Toronto Police On Car-Idling Blitz

If you're ever in the mood to get really nauseas off of car fumes, try standing close to the parking area of almost any Toronto strip mall. The idea that we have anti-idling by-laws will seem laughable after a few minutes. You'll notice shopper after shopper leave cars running while purchases are made. After a few minutes, you'll start hating most drivers. If you last even longer, you'll eventually pass out.

To combat smog and other environmental nastiness, the Toronto Police are going on a four-day ticketing enforcement blitz. It's not much (what happens after four days?), but you can get the satisfaction of seeing SUV-owners idling in front of Starbucks get a ticket. Well, it isn't going to be that satisfying - the fine is only around $120 and, except during the blitz, is rarely enforced - the city only issued 66 tickets last year!

In many part of Europe, anti-idling laws are serious. When I visited Switzerland over ten years ago, I noticed that even bus drivers turned off their engines when parked for only a few minutes. And this was the norm over ten years ago!

Ward 22 rep Mike Walker is suggesting that Toronto go further than anti-idling laws - ban those big trucks from downtown during rush hour (thereby freeing room for cars and thus reducing idle-time). It sounds like a good idea but truck companies don't like it because they say they deliver when businesses are open. They also claim that some trucks carry perishable items that require a running engine.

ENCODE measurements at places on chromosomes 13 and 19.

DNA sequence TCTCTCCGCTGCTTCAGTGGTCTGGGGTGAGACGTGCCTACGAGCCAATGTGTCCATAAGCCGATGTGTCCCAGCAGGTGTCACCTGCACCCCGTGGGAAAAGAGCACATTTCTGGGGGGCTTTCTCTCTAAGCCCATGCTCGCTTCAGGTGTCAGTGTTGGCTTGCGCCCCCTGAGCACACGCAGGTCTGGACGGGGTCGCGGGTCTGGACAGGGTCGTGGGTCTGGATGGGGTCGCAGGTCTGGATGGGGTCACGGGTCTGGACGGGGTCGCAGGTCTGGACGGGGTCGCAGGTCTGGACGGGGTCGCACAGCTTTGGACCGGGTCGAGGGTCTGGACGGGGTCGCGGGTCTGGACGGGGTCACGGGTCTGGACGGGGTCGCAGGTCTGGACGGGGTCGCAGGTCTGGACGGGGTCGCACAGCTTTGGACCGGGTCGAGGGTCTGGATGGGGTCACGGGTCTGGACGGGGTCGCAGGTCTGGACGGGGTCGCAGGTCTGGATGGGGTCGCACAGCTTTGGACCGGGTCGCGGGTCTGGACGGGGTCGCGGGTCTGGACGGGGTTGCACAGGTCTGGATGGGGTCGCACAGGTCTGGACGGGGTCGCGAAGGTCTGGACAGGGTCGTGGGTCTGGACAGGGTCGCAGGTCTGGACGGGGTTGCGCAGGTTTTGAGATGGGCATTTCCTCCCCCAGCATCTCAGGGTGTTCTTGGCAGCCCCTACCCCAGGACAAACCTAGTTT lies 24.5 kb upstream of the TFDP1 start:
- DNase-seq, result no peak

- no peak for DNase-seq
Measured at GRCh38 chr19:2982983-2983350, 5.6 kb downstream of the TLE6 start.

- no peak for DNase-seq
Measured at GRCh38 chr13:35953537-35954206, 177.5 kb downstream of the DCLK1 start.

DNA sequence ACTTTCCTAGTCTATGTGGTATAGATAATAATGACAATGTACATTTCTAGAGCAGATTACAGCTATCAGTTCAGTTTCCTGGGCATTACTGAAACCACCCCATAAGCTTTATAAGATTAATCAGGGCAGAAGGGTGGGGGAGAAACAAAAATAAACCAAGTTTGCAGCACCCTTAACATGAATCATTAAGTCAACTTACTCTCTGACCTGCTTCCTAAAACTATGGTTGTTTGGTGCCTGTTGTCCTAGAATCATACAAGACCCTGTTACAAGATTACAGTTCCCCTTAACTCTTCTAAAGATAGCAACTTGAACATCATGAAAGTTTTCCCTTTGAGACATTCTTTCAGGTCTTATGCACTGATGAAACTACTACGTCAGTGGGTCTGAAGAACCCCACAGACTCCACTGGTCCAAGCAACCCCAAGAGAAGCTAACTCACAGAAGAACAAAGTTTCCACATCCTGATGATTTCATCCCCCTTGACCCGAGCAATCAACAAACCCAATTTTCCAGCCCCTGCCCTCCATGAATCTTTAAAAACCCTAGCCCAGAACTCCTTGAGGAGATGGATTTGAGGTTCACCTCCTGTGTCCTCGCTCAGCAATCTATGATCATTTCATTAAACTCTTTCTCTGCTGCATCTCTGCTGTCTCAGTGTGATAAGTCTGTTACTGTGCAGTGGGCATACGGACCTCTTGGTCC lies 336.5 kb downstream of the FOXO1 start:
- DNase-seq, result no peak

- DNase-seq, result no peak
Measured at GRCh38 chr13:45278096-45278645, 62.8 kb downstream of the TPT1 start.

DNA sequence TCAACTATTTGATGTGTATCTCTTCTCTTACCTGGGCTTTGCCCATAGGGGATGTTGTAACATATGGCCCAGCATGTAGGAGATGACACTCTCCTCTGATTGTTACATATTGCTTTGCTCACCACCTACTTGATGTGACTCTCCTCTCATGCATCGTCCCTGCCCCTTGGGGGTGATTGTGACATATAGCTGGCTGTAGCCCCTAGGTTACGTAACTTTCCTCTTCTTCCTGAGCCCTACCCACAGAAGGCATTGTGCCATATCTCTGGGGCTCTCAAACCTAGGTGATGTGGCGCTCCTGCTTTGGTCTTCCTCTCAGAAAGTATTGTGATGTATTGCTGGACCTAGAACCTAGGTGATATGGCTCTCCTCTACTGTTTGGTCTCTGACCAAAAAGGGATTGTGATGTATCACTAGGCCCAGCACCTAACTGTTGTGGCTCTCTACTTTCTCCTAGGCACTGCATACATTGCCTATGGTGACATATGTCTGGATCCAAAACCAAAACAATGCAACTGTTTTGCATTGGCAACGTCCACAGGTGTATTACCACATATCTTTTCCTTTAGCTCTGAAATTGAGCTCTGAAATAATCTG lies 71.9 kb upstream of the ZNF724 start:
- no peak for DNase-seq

These may be valid concerns but for anything to change for the better we have to rethink things like getting goods into the city and enforcing idling laws. New York City has recently announced their soon-to-be-green taxi-fleet. London has a congestion tax that funds public transit. Other municipalities have started offering free-parking to hybrid vehicles. Even companies like Ikea are creating preferential hybrid parking areas and asking motorists to turn off engines when loading their vehicles.

We have a lot of catching up to do, especially when compared to greener European cities. If we don't look at more innovative solutions, our short summer season will only be known for smoggy air, poisonous breathing and freaky looking gas-masks.

Photo from stock.xchng.

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